Signature Systems, a vendor that provides point-of-sale (POS) systems primarily for restaurants, announced earlier this week that more than 300 restaurants, including over 200 Jimmy John’s locations, may have been compromised when malware that captures payment card data from cards swiped through terminals in certain restaurants was inserted into their system. 

The breach impacts cards that were used between June 16 and August 5, 2014. 

According to Krebs on Security, a well-respected security expert, Signature Systems’ “core product [may not have] met even the most basic security requirements set forth by PCI.” Krebs goes on to state that “[p]oint-of-sale vendors remain an attractive target for cyber thieves.” 

This breach comes on the heels of a Secret Service warning1 last week that more than 1000 small retailers and restaurants are at risk of a data breach from a particularly virulent form of malware, and that companies should check their POS provider to ensure that there are no malware infections. 

WHAT SHOULD YOU DO? 

If you are a customer of Signature Systems, you should immediately consider hiring counsel to interact with Signature Systems on your behalf: if their security protocols do in fact fall below PCI standards, you will want to protect yourself in the event that your company’s information is breached as a result of their potential negligence or misrepresentations regarding their products. There may be indemnity, breach of contract, and other causes of action that you may have against them, as well. 

If you are not a Signature Systems customer, you may still want to consider hiring counsel to examine your data security and data breach processes and policies to help protect you from a possible breach, and to prepare you in case one does occur. Hiring counsel before a breach occurs will:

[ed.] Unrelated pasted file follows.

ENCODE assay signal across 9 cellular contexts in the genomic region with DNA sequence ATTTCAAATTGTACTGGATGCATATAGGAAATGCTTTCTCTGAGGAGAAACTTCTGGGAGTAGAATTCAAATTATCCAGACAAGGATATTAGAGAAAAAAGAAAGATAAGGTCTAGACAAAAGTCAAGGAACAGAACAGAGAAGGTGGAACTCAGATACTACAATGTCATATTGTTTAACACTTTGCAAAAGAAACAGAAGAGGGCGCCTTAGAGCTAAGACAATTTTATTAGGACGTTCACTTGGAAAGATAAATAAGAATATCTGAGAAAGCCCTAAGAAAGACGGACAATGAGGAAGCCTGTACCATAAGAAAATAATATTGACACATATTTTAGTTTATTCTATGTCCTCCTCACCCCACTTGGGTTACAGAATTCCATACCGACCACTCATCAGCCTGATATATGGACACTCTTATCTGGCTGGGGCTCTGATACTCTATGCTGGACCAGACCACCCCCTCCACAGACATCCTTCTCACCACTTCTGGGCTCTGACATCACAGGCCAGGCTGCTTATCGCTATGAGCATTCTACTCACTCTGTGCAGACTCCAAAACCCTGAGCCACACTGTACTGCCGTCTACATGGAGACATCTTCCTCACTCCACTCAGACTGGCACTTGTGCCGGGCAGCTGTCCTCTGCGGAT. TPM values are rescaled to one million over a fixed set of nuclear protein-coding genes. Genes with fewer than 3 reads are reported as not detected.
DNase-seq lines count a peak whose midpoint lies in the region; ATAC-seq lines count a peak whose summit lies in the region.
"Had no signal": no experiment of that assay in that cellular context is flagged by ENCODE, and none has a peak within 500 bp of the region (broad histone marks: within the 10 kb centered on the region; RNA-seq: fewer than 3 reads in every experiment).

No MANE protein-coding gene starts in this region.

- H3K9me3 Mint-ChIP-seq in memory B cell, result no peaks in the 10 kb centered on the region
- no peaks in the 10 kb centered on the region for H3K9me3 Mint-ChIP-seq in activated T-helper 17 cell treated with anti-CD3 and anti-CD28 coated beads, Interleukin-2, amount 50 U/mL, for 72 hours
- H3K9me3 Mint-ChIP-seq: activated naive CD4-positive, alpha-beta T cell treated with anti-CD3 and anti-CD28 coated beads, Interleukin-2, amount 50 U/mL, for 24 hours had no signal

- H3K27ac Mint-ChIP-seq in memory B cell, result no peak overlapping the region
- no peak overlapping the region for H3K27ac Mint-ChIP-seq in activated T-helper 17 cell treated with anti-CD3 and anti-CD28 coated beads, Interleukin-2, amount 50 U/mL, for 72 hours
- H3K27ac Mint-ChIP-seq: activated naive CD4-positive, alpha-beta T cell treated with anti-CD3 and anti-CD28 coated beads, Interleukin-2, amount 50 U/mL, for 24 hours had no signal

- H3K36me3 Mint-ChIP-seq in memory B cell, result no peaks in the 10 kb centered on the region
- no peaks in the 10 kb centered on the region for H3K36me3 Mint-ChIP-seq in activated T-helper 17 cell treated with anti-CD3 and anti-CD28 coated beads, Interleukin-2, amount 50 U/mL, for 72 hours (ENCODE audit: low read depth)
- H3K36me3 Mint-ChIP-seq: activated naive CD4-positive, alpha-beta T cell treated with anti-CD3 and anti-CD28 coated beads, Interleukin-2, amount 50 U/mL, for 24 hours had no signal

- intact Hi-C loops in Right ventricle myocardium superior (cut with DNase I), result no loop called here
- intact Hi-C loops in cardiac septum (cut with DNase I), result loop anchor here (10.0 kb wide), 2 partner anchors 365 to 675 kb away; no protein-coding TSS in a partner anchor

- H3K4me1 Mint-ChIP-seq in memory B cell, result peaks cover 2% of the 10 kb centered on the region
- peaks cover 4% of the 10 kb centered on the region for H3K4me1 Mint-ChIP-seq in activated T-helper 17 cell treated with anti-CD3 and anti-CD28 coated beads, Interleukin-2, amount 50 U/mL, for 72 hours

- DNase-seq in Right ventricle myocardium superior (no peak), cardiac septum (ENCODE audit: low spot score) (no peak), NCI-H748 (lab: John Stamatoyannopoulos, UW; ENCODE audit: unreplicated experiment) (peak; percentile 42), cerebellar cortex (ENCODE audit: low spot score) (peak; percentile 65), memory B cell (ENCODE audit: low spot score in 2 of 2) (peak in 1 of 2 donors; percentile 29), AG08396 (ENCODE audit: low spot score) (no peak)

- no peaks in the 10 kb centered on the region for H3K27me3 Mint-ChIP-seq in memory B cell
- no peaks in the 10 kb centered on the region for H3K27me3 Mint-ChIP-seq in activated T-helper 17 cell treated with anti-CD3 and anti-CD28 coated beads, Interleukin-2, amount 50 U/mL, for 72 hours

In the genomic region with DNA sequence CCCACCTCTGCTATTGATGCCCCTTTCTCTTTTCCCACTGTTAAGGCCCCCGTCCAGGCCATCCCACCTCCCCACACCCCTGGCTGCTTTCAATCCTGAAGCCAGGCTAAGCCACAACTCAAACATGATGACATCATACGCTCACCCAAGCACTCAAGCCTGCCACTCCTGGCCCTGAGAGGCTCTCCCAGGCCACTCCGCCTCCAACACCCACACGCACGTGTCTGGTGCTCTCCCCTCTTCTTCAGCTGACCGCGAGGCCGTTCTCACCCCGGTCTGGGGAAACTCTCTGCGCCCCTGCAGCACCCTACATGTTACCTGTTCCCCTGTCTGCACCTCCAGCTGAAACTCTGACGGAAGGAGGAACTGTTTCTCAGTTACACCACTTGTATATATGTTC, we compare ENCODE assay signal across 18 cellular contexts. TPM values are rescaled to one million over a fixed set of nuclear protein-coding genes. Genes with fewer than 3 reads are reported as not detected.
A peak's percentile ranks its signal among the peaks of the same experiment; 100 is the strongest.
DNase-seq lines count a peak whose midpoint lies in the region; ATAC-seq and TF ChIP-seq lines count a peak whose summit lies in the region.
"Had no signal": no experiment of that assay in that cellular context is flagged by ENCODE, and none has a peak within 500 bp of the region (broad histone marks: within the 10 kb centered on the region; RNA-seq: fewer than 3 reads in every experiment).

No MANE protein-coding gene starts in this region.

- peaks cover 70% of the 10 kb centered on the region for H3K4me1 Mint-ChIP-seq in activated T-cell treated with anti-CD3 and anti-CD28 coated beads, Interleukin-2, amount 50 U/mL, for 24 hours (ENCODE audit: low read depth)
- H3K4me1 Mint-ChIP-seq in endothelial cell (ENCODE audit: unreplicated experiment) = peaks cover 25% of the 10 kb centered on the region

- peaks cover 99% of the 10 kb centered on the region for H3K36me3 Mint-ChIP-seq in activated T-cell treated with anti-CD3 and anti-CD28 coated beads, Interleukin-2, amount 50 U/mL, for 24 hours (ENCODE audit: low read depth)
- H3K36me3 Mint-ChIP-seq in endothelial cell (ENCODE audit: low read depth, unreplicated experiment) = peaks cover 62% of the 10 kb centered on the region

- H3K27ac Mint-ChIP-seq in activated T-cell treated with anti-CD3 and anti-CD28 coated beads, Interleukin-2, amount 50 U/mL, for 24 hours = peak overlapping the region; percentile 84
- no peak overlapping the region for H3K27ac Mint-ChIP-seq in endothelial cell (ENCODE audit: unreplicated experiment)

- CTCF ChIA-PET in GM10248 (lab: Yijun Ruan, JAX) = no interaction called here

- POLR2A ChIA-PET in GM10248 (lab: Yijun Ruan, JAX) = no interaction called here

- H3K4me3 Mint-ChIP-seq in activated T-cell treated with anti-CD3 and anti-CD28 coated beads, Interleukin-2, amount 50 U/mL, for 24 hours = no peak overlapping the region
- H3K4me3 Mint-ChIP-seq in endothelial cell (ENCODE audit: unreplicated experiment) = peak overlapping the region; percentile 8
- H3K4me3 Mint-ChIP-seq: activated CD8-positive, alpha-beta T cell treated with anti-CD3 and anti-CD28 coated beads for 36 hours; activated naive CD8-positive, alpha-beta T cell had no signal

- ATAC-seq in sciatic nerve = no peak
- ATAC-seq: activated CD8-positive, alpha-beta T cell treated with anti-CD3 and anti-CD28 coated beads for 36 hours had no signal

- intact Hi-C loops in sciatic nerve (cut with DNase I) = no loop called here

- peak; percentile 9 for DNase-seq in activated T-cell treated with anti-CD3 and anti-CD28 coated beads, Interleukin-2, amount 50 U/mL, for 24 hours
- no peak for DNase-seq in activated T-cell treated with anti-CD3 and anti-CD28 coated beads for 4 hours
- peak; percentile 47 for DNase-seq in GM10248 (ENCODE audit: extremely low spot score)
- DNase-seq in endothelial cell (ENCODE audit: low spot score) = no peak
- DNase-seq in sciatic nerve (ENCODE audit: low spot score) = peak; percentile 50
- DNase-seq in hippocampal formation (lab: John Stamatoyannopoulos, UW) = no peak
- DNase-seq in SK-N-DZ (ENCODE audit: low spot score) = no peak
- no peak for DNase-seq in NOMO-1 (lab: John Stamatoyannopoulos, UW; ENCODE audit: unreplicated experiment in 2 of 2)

• provide an ounce of prevention - it is cheaper to prepare and protect yourself before a breach occurs than to respond afterwards;
  • ensure that an expert with your best interests at heart, not a vendor trying to sell you a product or service, is examining your systems and policies; and
  • reduce your liability, litigation and regulatory exposure in the event that a breach does occur.

WHAT TO LOOK FOR: 

When hiring counsel to conduct a security assessment, you will want to hire a firm that has expertise in all aspects of data security, including PCI compliance; expertise in drafting and compliance with privacy and data security policies and procedures; litigation experience in the data breach arena; and dealing with regulators, examiners, the media, and other third parties. 

BE PROACTIVE: More breaches are coming 

As we have seen from the Home Depot and Signature Systems breaches, thieves don’t care about the size of your company, only about how easy you are to hack. In other words, being too small or too big won’t protect you from their attempted intrusions. 

Data breaches are going to occur – the difference is that there are some companies that prepare, and minimize their costs and exposure afterwards, and some that fail to take these prudent steps.